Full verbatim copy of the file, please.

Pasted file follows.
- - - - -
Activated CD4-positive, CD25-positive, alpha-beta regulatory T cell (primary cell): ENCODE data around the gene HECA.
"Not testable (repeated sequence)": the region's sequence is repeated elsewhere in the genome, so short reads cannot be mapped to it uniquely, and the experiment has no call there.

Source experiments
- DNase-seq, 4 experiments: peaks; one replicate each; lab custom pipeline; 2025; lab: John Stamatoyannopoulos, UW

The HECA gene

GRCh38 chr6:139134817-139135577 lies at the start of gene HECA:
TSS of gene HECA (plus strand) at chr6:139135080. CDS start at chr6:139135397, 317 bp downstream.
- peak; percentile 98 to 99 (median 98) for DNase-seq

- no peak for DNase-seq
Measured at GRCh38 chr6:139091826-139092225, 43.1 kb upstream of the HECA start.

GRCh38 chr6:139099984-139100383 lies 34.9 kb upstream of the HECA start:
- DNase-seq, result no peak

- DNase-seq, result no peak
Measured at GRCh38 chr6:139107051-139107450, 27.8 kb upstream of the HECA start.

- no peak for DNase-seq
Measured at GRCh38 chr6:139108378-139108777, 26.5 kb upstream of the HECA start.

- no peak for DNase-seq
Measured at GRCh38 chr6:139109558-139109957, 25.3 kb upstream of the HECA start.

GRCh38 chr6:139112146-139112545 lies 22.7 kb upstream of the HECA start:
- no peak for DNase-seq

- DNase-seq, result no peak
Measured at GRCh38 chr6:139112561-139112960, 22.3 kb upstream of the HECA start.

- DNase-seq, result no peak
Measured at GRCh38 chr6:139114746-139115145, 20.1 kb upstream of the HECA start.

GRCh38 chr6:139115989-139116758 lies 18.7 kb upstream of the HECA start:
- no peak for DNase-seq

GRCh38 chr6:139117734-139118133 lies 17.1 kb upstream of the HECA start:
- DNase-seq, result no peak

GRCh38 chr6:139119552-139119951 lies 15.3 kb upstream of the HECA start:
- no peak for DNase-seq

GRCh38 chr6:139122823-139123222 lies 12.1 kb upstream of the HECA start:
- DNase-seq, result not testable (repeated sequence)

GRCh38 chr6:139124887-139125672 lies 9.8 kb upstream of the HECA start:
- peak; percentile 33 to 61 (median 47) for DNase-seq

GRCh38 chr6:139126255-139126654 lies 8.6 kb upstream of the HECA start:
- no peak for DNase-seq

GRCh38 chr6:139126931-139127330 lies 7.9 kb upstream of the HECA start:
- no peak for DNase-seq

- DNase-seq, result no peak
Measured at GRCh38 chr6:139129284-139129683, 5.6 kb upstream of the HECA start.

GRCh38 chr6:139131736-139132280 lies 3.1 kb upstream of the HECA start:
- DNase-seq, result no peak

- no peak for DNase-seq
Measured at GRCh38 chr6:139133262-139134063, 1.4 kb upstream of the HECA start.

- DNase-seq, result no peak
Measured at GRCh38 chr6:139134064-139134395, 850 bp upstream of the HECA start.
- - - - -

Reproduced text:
Activated CD4-positive, CD25-positive, alpha-beta regulatory T cell (primary cell): ENCODE data around the gene HECA.
"Not testable (repeated sequence)": the region's sequence is repeated elsewhere in the genome, so short reads cannot be mapped to it uniquely, and the experiment has no call there.

Source experiments
- DNase-seq, 4 experiments: peaks; one replicate each; lab custom pipeline; 2025; lab: John Stamatoyannopoulos, UW

The HECA gene

GRCh38 chr6:139134817-139135577 lies at the start of gene HECA:
TSS of gene HECA (plus strand) at chr6:139135080. CDS start at chr6:139135397, 317 bp downstream.
- peak; percentile 98 to 99 (median 98) for DNase-seq

- no peak for DNase-seq
Measured at GRCh38 chr6:139091826-139092225, 43.1 kb upstream of the HECA start.

GRCh38 chr6:139099984-139100383 lies 34.9 kb upstream of the HECA start:
- DNase-seq, result no peak

- DNase-seq, result no peak
Measured at GRCh38 chr6:139107051-139107450, 27.8 kb upstream of the HECA start.

- no peak for DNase-seq
Measured at GRCh38 chr6:139108378-139108777, 26.5 kb upstream of the HECA start.

- no peak for DNase-seq
Measured at GRCh38 chr6:139109558-139109957, 25.3 kb upstream of the HECA start.

GRCh38 chr6:139112146-139112545 lies 22.7 kb upstream of the HECA start:
- no peak for DNase-seq

- DNase-seq, result no peak
Measured at GRCh38 chr6:139112561-139112960, 22.3 kb upstream of the HECA start.

- DNase-seq, result no peak
Measured at GRCh38 chr6:139114746-139115145, 20.1 kb upstream of the HECA start.

GRCh38 chr6:139115989-139116758 lies 18.7 kb upstream of the HECA start:
- no peak for DNase-seq

GRCh38 chr6:139117734-139118133 lies 17.1 kb upstream of the HECA start:
- DNase-seq, result no peak

GRCh38 chr6:139119552-139119951 lies 15.3 kb upstream of the HECA start:
- no peak for DNase-seq

GRCh38 chr6:139122823-139123222 lies 12.1 kb upstream of the HECA start:
- DNase-seq, result not testable (repeated sequence)

GRCh38 chr6:139124887-139125672 lies 9.8 kb upstream of the HECA start:
- peak; percentile 33 to 61 (median 47) for DNase-seq

GRCh38 chr6:139126255-139126654 lies 8.6 kb upstream of the HECA start:
- no peak for DNase-seq

GRCh38 chr6:139126931-139127330 lies 7.9 kb upstream of the HECA start:
- no peak for DNase-seq

- DNase-seq, result no peak
Measured at GRCh38 chr6:139129284-139129683, 5.6 kb upstream of the HECA start.

GRCh38 chr6:139131736-139132280 lies 3.1 kb upstream of the HECA start:
- DNase-seq, result no peak

- no peak for DNase-seq
Measured at GRCh38 chr6:139133262-139134063, 1.4 kb upstream of the HECA start.

- DNase-seq, result no peak
Measured at GRCh38 chr6:139134064-139134395, 850 bp upstream of the HECA start.